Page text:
addressalign-toparrow-leftarrow-rightbackbellblockcalendarcameraccwcheckchevron-downchevron-leftchevron-rightchevron-small-downchevron-small-leftchevron-small-rightchevron-small-upchevron-upcircle-with-checkcircle-with-crosscircle-with-pluscontroller-playcredit-cardcrossdots-three-verticaleditemptyheartexporteye-with-lineeyefacebookfolderfullheartglobe--smallglobegmailgooglegroupshelp-with-circleimageimagesinstagramFill 1languagelaunch-new-window--smalllight-bulblinklocation-pinlockm-swarmSearchmailmessagesminusmobilemoremuplabelShape 3 + Rectangle 1ShapeoutlookpersonJoin Group on CardStartprice-ribbonprintShapeShapeShapeShapeImported LayersImported LayersImported Layersshieldstartickettrashtriangle-downtriangle-uptwitteruserwarningyahoo

PyAtl: Atlanta Python Programmers Message Board PyAtl Job Listings › NEWS: Does Python have a concurrency problem?

NEWS: Does Python have a concurrency problem?

A former member
Post #: 5­


There are a number of concurrency models available for Python, both in the standard library and some home-grown solutions. Standard threading, which uses the OS's threading library, is perhaps the most common. Select-based concurrency, such as is used by Twisted, is also quite popular in the Python community. Generator-based "threads", such as described by David Mertz, is another mechanism to support concurrent tasks in Python. A problem is that none of these methods currently scale across multiple CPUs and take full advantage of them. This isn't as much of a problem on IO bound processes (such as network applications) as it is on CPU bound applications, so a select-based concurrency model does have an advantage there. The only options currently available (that I know of) which can take full advantage of multiple CPUs involve multiple process, either forking or using shared memory...or both. I'm sure this approach works very well in a number of situations, but it just feels like a mess. I have a hard time attaching the words "elegant" and "Pythonic" to "forked processes" and "shared memory".

CPython comes equipped with the global interpreter lock (GIL) which allows only one op-code of Python bytecode to execute at a time, regardless of how many threads may be running in a given Python process. This is by design and, from what I gather, is a protection mechanism which keeps the internals of the Python interpreter (and I assume running code) from being mangled by threads accessing the same spots of memory. The end result is that a single CPython process of threaded code will not fully utilize more than a single processor in a single system. This means that, all things being equal, a single process, even threaded, will run no faster on a 128 CPU machine than it will a single CPU machine.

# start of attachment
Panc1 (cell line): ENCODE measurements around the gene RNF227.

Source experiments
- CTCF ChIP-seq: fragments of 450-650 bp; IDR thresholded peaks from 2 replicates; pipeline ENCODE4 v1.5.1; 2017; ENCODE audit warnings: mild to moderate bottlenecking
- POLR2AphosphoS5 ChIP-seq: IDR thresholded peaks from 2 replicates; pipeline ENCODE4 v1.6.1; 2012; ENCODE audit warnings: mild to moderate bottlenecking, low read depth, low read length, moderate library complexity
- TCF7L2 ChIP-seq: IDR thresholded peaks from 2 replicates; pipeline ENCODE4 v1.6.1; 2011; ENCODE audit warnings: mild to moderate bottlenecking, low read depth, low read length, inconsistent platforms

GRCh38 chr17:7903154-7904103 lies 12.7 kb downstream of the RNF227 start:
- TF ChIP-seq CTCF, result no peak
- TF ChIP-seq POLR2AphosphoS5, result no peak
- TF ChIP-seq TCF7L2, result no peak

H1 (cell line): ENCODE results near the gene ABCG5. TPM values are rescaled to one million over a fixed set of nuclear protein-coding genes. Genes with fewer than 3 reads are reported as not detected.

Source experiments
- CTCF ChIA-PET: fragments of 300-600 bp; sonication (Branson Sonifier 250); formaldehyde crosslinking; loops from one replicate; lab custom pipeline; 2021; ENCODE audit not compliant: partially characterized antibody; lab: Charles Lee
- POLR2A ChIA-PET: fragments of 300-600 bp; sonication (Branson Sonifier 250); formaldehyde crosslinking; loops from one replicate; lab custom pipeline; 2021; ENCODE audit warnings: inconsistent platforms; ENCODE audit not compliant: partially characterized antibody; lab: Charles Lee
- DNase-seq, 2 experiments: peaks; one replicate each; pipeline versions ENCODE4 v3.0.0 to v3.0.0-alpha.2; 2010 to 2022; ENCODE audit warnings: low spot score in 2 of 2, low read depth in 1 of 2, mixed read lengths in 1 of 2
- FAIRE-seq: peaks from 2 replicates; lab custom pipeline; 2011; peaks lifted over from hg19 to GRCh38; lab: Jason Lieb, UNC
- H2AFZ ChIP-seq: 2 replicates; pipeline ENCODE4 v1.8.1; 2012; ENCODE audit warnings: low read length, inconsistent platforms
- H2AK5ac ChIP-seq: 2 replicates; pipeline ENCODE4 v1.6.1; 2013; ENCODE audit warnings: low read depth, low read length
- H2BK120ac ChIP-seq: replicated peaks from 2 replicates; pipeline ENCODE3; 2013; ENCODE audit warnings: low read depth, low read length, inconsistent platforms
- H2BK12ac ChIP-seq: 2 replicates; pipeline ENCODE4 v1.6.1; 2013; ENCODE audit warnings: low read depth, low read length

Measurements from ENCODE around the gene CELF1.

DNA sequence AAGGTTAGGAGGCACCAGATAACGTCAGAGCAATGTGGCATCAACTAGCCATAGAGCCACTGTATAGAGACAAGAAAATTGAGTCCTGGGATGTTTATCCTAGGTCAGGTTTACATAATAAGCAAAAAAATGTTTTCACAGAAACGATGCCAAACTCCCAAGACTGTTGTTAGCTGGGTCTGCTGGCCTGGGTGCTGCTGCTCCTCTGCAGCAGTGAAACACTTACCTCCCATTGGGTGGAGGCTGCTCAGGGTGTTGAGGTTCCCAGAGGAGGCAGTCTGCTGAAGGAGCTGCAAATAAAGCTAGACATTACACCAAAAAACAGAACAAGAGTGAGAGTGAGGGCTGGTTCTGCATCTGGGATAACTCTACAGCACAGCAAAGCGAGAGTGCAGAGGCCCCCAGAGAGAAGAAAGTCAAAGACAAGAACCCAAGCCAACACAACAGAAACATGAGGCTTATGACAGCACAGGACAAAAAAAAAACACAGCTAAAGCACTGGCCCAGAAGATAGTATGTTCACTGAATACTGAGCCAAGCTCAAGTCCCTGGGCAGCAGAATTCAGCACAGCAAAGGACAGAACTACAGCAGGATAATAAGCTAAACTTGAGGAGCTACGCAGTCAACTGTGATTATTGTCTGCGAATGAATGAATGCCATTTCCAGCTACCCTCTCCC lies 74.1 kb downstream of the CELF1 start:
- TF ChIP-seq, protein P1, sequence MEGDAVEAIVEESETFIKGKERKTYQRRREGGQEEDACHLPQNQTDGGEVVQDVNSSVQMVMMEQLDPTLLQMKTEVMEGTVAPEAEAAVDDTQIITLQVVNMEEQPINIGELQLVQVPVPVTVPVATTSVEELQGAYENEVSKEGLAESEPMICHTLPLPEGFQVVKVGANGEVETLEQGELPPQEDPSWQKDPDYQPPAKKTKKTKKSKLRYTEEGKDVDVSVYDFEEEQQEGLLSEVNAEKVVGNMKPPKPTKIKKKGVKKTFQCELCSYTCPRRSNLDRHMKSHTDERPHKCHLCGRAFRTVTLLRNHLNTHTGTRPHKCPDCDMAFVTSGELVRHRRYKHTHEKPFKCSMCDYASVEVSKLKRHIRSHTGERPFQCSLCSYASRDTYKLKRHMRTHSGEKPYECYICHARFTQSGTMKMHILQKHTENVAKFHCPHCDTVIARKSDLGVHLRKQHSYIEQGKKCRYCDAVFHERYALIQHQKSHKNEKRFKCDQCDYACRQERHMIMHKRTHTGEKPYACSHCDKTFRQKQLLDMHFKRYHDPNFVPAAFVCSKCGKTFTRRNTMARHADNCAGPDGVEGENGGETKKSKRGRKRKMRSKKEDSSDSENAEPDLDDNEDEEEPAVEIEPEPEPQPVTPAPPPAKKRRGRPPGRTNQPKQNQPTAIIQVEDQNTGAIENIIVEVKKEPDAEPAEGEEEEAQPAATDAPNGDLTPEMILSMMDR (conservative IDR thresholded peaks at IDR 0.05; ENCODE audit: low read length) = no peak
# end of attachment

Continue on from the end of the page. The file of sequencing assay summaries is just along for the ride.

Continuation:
There has been some talk recently about a more scalable (and more Pythonic) concurrency model. Bruce Eckel started a discussion around this topic the other day on the python-dev mailing list. There doesn't appear to be a consensus just yet on the exact approach, but some good ideas floated around for a bit. Unfortunately, the discussion appears to be done - prematurely by my estimation. I'd love to see a PEP come out of this, though. There are so many sticking points, both technically and ideologically, that it will take some time to formulate a PEP that will gain general acceptance. This sounds like a case where some really bright person (of which there are plenty in the Python community and on the Python-dev list specifically) needs to just write a PEP that isn't too strongly hated by any one side and let it get BDFLed into existence.

I'm no language writing expert and the only experience I've had with concurrent programming has been with Python, so I'm sure there are nuances of lower level concurrency that I'm missing, but I am formulating in my mind what kind of concurrency model I'd like to see. I liked the idea of each task creating another Python interpreter instance in the Python process. Why not just spawn a new process? It seems like that just makes it a bit harder to share information between the starting task and the started task. Of course, you want the ability to share information, but you don't want too much shared. Another idea that I liked was a queue-like interface between the starting task and the started task. The starting task should have to explicitly pass in the specific pieces of information it wants the started task to work on or have available to it. The starting task should have the ability to query the started task and find out if it's working on the task or if it's done. Now, if the started task needs to return something to the starting task, how does it do it? I don't know. I really don't like the thought of the starting task polling a queue to see if there is anything in there. What if the started task isn't intended to return anything? I know, you can set flags when starting it....... You can't really make its "run" method return anything or you would block until it finished, which is self-defeating. I'm sure one or more of the pythonian intelligencia will come up with something brilliant. It will probably look nothing like what I've described and I'm sure I'll love it and think that it is better than I could have imagined. I would just like to see it happen.

You may think that I presupposed that Python needs a new concurrency scheme. Well, maybe that'll be a discussion for another day.

Jeremy Jones is a script monkey who works for The Weather Channel as a software quality assurance engineer.
Powered by mvnForum

People in this
Meetup are also in:

Sign up

Meetup members, Log in

By clicking "Sign up" or "Sign up using Facebook", you confirm that you accept our Terms of Service & Privacy Policy